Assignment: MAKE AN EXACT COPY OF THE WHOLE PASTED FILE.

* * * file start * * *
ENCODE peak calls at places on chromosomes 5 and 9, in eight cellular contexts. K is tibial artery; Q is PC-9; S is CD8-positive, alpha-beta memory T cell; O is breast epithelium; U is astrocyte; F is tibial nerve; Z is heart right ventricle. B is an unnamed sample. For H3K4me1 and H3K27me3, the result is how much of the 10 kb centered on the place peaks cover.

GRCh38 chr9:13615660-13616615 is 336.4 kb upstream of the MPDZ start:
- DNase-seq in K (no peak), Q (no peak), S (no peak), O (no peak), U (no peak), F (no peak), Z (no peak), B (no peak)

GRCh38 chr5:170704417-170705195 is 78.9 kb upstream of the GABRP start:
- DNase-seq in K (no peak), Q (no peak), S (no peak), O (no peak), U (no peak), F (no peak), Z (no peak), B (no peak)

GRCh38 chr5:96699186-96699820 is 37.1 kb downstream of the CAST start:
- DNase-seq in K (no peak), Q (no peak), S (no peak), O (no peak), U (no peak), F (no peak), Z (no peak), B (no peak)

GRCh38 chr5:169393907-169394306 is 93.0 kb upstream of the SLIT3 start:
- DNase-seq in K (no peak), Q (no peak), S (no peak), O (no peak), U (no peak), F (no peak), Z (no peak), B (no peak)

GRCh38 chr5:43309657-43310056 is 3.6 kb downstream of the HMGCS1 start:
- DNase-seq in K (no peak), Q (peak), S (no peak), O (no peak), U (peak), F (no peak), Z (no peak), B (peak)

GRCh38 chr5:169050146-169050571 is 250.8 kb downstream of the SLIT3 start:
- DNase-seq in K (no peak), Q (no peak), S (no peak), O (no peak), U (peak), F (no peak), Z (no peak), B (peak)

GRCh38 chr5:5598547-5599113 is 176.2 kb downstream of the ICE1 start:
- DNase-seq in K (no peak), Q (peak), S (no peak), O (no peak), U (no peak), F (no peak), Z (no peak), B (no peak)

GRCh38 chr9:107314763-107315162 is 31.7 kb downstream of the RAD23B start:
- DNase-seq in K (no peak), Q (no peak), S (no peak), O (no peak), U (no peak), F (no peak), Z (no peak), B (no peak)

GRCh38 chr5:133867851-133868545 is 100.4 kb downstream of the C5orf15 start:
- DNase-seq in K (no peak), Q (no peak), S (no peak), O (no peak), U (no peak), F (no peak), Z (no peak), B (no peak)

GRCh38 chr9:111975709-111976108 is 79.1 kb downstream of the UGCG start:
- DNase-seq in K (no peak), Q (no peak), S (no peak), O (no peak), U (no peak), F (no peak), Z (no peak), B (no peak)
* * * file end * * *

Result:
ENCODE peak calls at places on chromosomes 5 and 9, in eight cellular contexts. K is tibial artery; Q is PC-9; S is CD8-positive, alpha-beta memory T cell; O is breast epithelium; U is astrocyte; F is tibial nerve; Z is heart right ventricle. B is an unnamed sample. For H3K4me1 and H3K27me3, the result is how much of the 10 kb centered on the place peaks cover.

GRCh38 chr9:13615660-13616615 is 336.4 kb upstream of the MPDZ start:
- DNase-seq in K (no peak), Q (no peak), S (no peak), O (no peak), U (no peak), F (no peak), Z (no peak), B (no peak)

GRCh38 chr5:170704417-170705195 is 78.9 kb upstream of the GABRP start:
- DNase-seq in K (no peak), Q (no peak), S (no peak), O (no peak), U (no peak), F (no peak), Z (no peak), B (no peak)

GRCh38 chr5:96699186-96699820 is 37.1 kb downstream of the CAST start:
- DNase-seq in K (no peak), Q (no peak), S (no peak), O (no peak), U (no peak), F (no peak), Z (no peak), B (no peak)

GRCh38 chr5:169393907-169394306 is 93.0 kb upstream of the SLIT3 start:
- DNase-seq in K (no peak), Q (no peak), S (no peak), O (no peak), U (no peak), F (no peak), Z (no peak), B (no peak)

GRCh38 chr5:43309657-43310056 is 3.6 kb downstream of the HMGCS1 start:
- DNase-seq in K (no peak), Q (peak), S (no peak), O (no peak), U (peak), F (no peak), Z (no peak), B (peak)

GRCh38 chr5:169050146-169050571 is 250.8 kb downstream of the SLIT3 start:
- DNase-seq in K (no peak), Q (no peak), S (no peak), O (no peak), U (peak), F (no peak), Z (no peak), B (peak)

GRCh38 chr5:5598547-5599113 is 176.2 kb downstream of the ICE1 start:
- DNase-seq in K (no peak), Q (peak), S (no peak), O (no peak), U (no peak), F (no peak), Z (no peak), B (no peak)

GRCh38 chr9:107314763-107315162 is 31.7 kb downstream of the RAD23B start:
- DNase-seq in K (no peak), Q (no peak), S (no peak), O (no peak), U (no peak), F (no peak), Z (no peak), B (no peak)

GRCh38 chr5:133867851-133868545 is 100.4 kb downstream of the C5orf15 start:
- DNase-seq in K (no peak), Q (no peak), S (no peak), O (no peak), U (no peak), F (no peak), Z (no peak), B (no peak)

GRCh38 chr9:111975709-111976108 is 79.1 kb downstream of the UGCG start:
- DNase-seq in K (no peak), Q (no peak), S (no peak), O (no peak), U (no peak), F (no peak), Z (no peak), B (no peak)